Lincoln Co. Sheriff's Office
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News Releases
Tip of the Week September 19, 2018 - Safety Tips During Hunting Season - 09/13/18



  • Check weather reports before visiting the forest.  Dress properly.
  • Tell someone where you will be hunting and when you will return.  Leave a written plan at home and in your vehicle.
  • Be familiar with the area you want to hunt.
  • Consider using electronic technology such as a handheld GPS or an app on your cellular phone that uses the GPS built into your phone. Such phone applications like, onXmaps. Personal locating beacons (PLBs) or Satellite Messengers are another electronic that will assist searchers in finding you if you are lost or injured.
  • Avoid wearing white or tan during hunting seasons.  Wearing hunter orange, viewable from all directions is recommended.
  • If accompanied by a dog, the dog should also wear hunter orange or a very visible color on a vest, leash, coat or bandana.
  • Check hunting equipment before and after each outing, and maintain it properly.  Familiarize yourself with its operation before using it in the field.
  • Carry a spare set of dry clothing.  Use layering techniques to prevent moisture while retaining body warmth. Always bring rain gear.
  • Carry a first aid kit and know how to use its contents.
  • Clearly identify your target before shooting.  Prevent unfortunate accidents or fatalities.
  • Be alert when hunting near developed areas and trails.  Other recreationists are in the forest as well.

Outdoor Enthusiasts:

  • Wear bright clothing.  Make yourself more visible. Choose colors that stand out, like red, orange or green, and avoid white, blacks, browns, earth-toned greens and animal-colored clothing.  Orange vests and hats are advisable.
  • Don’t forget to protect Fido.  Get an orange vest for your dog if he/she accompanies you.
  • Be courteous.  Once a hunter is aware of your presence, don’t make unnecessary noise to disturb wildlife. Avoid confrontations.
  • Make yourself known.  If you do hear shooting, raise your voice and let hunters know that you are in the vicinity.
  • Know when hunting seasons are occurring.  Continue to hike, but learn about where and when hunting is taking place. (Consider hiking midday when wild game and hunting activity is at its lowest.)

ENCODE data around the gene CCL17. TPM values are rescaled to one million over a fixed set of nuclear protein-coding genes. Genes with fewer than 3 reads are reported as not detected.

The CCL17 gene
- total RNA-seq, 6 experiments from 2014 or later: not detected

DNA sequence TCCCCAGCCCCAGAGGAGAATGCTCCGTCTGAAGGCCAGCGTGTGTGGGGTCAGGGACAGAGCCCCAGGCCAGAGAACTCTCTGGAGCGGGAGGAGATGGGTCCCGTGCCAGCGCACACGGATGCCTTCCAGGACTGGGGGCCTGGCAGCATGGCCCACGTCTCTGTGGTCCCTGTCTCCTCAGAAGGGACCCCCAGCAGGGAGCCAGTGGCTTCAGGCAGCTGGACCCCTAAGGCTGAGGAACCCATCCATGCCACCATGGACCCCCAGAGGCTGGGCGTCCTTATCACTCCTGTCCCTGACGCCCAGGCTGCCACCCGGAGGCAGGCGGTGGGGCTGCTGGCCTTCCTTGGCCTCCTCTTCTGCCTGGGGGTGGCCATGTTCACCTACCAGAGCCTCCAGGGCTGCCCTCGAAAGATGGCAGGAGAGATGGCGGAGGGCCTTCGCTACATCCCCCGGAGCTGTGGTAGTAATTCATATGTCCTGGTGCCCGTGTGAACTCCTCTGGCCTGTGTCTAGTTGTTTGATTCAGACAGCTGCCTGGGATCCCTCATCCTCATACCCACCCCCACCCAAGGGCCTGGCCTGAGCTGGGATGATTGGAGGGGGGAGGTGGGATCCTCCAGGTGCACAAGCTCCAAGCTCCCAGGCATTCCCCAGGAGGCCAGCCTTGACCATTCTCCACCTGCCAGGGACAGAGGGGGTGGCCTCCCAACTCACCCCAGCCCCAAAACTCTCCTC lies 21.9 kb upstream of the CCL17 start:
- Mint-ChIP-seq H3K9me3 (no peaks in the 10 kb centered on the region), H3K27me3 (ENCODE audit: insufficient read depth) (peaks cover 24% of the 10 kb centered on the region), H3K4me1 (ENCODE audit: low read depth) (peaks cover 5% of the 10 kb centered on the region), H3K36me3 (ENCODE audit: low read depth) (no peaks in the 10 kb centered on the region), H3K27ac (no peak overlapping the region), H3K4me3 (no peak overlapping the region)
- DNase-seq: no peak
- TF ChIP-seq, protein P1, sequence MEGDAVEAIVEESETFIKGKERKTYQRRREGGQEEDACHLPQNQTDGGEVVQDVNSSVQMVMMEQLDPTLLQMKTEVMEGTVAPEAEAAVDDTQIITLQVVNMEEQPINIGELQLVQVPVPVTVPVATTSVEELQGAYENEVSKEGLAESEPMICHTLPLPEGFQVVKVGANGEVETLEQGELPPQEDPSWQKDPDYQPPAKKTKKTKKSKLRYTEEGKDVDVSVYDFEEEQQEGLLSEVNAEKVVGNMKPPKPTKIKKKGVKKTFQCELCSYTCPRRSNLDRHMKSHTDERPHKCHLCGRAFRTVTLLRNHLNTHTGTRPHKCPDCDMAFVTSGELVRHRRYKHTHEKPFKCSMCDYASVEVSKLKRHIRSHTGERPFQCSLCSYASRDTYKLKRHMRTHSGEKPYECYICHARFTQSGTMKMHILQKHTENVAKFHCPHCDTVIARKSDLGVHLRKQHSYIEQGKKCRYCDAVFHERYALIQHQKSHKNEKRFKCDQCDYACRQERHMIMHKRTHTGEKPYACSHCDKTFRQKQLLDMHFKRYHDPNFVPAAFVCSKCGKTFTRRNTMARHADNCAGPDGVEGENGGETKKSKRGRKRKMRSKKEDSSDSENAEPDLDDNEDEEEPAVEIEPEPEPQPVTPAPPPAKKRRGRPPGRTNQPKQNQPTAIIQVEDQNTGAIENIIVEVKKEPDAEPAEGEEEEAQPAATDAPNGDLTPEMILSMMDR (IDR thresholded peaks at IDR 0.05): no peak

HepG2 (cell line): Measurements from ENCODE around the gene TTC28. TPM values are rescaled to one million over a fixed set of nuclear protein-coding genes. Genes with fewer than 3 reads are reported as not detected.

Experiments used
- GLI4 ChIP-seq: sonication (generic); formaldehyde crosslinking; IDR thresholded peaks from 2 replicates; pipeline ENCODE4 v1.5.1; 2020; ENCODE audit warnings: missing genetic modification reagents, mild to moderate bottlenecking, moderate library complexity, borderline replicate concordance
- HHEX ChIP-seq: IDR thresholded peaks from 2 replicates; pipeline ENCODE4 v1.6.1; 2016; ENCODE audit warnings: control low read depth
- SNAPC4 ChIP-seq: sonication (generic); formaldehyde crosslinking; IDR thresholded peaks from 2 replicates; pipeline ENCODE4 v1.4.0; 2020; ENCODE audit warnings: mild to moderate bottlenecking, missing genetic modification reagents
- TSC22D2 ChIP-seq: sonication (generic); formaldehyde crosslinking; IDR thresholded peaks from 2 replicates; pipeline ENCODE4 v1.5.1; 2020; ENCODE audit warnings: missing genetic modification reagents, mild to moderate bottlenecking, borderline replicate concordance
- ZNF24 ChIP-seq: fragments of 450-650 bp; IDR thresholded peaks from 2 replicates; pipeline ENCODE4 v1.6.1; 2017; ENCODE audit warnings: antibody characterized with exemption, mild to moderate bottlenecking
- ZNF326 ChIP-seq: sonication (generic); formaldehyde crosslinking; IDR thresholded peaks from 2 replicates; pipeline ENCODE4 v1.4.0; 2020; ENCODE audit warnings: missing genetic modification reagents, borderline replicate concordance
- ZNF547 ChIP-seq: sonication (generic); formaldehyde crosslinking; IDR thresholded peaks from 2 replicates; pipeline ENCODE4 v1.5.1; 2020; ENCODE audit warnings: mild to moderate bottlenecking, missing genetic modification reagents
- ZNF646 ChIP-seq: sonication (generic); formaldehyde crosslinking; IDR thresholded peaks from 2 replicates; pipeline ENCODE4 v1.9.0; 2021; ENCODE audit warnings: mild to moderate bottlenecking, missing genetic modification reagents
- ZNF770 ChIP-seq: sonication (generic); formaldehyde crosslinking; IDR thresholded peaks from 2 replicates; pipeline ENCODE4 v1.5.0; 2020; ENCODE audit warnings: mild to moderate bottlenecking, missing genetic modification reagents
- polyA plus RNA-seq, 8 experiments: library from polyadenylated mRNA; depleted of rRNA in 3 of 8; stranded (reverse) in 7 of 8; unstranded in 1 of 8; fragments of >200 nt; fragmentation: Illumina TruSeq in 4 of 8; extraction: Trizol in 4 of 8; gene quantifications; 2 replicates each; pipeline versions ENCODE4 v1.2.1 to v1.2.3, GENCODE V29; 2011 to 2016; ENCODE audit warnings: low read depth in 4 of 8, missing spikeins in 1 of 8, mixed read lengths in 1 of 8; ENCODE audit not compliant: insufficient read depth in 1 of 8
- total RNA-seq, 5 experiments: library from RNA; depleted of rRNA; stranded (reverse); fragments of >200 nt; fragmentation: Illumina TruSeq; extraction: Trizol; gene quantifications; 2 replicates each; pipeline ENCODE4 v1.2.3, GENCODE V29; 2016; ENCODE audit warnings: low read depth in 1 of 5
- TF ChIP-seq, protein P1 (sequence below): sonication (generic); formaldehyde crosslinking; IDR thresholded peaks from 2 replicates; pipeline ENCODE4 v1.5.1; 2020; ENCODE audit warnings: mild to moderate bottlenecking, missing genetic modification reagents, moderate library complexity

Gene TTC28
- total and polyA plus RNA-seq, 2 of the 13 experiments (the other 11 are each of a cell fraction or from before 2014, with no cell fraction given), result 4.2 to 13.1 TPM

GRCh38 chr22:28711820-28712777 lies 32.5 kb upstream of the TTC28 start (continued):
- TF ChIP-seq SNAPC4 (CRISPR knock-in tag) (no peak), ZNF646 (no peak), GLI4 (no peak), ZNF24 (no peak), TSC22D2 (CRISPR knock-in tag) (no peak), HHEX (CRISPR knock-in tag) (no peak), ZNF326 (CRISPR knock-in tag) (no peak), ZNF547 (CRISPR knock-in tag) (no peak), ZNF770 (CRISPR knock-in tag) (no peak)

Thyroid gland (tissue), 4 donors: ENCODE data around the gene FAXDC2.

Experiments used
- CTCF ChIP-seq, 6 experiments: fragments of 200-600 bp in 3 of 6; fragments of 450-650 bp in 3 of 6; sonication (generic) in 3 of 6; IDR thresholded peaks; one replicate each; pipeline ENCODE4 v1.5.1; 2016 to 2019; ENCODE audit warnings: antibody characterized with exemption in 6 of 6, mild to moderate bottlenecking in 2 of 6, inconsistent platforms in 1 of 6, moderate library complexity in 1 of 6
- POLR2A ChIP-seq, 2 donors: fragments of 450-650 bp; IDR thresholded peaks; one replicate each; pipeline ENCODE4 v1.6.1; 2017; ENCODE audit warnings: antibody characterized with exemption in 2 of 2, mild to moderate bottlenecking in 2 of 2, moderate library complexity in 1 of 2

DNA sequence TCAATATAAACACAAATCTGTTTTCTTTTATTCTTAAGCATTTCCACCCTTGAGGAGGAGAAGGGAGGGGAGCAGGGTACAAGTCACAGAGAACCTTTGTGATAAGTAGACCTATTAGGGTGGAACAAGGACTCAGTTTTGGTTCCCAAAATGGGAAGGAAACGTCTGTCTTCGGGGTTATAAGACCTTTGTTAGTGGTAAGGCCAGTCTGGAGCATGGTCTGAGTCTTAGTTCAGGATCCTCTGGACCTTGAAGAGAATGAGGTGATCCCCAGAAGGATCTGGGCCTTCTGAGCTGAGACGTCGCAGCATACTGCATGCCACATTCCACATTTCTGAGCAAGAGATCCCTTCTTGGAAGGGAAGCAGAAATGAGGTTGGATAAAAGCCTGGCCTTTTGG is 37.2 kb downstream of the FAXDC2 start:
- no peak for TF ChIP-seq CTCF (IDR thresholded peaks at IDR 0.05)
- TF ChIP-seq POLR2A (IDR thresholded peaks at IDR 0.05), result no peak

• Know your own comfort level.  If hunting makes you uneasy, choose a hiking location where hunting is not allowed, such as a national or state park.

For more information and tips, visit our website at and “Like” us on Facebook at Lincoln County Sheriff’s Office – Oregon.

Tip of the Week - September 12, 2018 School Bus Safety - 09/10/18


Your Lincoln County Sheriff’s Office would like to remind drivers of their responsibility to stop for school buses displaying red flashing lights.  Because buses are large vehicles, the level of difficulty to see around them increases.  The outcome of illegally passing a stopped school bus is potentially devastating for children and drivers.

Law enforcement agencies continue to receive reports each year from bus drivers and other citizens about motorists failing to stop for school buses. With nearly 6,000 school buses operating in the State of Oregon, motorists need to be alert.

Oregon law requires motorists to stop whenever the red lights on a school bus are flashing, regardless of the direction they are traveling.  The law applies to any roadway with two or more lanes of traffic, including multi-lane highways such as Highway 101.

The only exception to the law is for divided highways with two roads separated by an unpaved median strip or barrier, such as in the Lincoln and Gleneden Beach areas.  In this case, only drivers on the same side of the road as the bus must stop.  A painted median strip or a center lane used only for left turns does not create two separate lanes.  Where this situation exists, all lanes of traffic must stop.

When a bus is flashing amber lights, motorists should prepare to stop.  When the red lights begin to flash, motorists traveling in both directions must stop before reaching the bus and must remain stopped until the red lights are turned off.  The same rules apply to church or worker buses equipped with amber and red flashing lights.

Please do your part to make our roads safe.  Be aware when following any type of bus, that it may be making frequent stops.  Following these tips will help reduce the risk of traffic crashes and pedestrian injuries in our community.

For more information and tips, visit our website at and Like us on Facebook at Lincoln County Sheriff’s Office – Oregon.

Attached Media Files: School Bus Safety
Lincoln City 911-Phone Service Outage - 09/05/18

See message sent on behalf of Lincoln City Dispatch

Lincoln City Dispatch has been notified of a greater phone outage for residential/business and cell phone customers in the Lincoln City area and possibly other areas of Lincoln County. If you you CAN NOT DIAL or TEXT 911 or the non-emergency number from your residential/business or cell phone then try a phone of a neighbor or someone else. If you are still unable to locate a phone that reaches the 911 Dispatch Center then you may have to make your way to a local area Fire Department or Hospital for emergency services. The phone outage is due to a major Century Link fiber line that has been cut north of Lincoln County; at this time it is unknown how long until the repair can be made. Monitor local public radio and public safety websites/social media for updates. Lincoln City Dispatch